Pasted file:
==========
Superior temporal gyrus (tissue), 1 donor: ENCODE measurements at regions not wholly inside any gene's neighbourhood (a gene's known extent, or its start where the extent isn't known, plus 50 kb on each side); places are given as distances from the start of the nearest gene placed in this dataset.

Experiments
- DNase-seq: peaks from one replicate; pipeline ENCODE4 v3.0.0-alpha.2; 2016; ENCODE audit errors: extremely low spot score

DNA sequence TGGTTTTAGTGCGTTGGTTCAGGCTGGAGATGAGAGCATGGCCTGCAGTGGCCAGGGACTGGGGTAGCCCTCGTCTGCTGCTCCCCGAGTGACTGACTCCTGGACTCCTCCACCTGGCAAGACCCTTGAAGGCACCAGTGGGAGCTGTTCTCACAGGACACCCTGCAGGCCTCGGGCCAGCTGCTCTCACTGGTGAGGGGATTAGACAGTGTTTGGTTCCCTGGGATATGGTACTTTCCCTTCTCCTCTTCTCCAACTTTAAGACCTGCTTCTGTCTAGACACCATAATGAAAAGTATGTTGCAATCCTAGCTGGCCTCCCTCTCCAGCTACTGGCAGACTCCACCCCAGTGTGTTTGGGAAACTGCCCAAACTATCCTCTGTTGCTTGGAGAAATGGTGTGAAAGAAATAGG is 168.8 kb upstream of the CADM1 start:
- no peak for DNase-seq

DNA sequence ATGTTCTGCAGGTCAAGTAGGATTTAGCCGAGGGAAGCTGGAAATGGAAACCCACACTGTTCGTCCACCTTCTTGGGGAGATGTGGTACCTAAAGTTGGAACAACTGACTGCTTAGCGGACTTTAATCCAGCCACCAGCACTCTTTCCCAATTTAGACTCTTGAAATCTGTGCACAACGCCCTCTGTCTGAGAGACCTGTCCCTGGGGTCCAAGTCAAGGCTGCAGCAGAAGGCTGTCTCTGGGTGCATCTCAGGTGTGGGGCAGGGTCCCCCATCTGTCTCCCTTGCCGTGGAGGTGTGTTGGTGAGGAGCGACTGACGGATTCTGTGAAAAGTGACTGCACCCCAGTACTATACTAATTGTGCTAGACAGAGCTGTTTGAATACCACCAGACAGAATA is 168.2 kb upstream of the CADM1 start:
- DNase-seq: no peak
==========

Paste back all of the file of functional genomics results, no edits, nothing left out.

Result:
Superior temporal gyrus (tissue), 1 donor: ENCODE measurements at regions not wholly inside any gene's neighbourhood (a gene's known extent, or its start where the extent isn't known, plus 50 kb on each side); places are given as distances from the start of the nearest gene placed in this dataset.

Experiments
- DNase-seq: peaks from one replicate; pipeline ENCODE4 v3.0.0-alpha.2; 2016; ENCODE audit errors: extremely low spot score

DNA sequence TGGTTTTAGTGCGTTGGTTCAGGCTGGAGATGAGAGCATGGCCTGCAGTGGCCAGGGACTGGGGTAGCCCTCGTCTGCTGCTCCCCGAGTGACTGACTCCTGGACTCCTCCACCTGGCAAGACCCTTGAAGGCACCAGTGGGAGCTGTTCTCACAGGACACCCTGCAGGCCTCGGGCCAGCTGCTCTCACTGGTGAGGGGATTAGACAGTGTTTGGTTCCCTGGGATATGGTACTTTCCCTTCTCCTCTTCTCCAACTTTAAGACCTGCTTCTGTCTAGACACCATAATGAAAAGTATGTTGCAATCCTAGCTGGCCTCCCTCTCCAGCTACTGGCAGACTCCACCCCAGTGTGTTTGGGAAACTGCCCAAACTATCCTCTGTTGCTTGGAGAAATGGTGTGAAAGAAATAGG is 168.8 kb upstream of the CADM1 start:
- no peak for DNase-seq

DNA sequence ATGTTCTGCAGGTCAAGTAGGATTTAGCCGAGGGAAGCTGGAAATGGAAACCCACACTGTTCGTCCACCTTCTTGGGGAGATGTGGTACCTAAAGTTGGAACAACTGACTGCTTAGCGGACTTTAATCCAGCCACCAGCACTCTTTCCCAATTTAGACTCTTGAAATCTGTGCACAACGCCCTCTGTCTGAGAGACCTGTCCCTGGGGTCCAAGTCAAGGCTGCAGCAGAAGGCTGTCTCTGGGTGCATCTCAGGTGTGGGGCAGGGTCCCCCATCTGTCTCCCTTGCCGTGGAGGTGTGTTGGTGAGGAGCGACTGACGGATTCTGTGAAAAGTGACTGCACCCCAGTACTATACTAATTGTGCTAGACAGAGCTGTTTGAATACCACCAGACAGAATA is 168.2 kb upstream of the CADM1 start:
- DNase-seq: no peak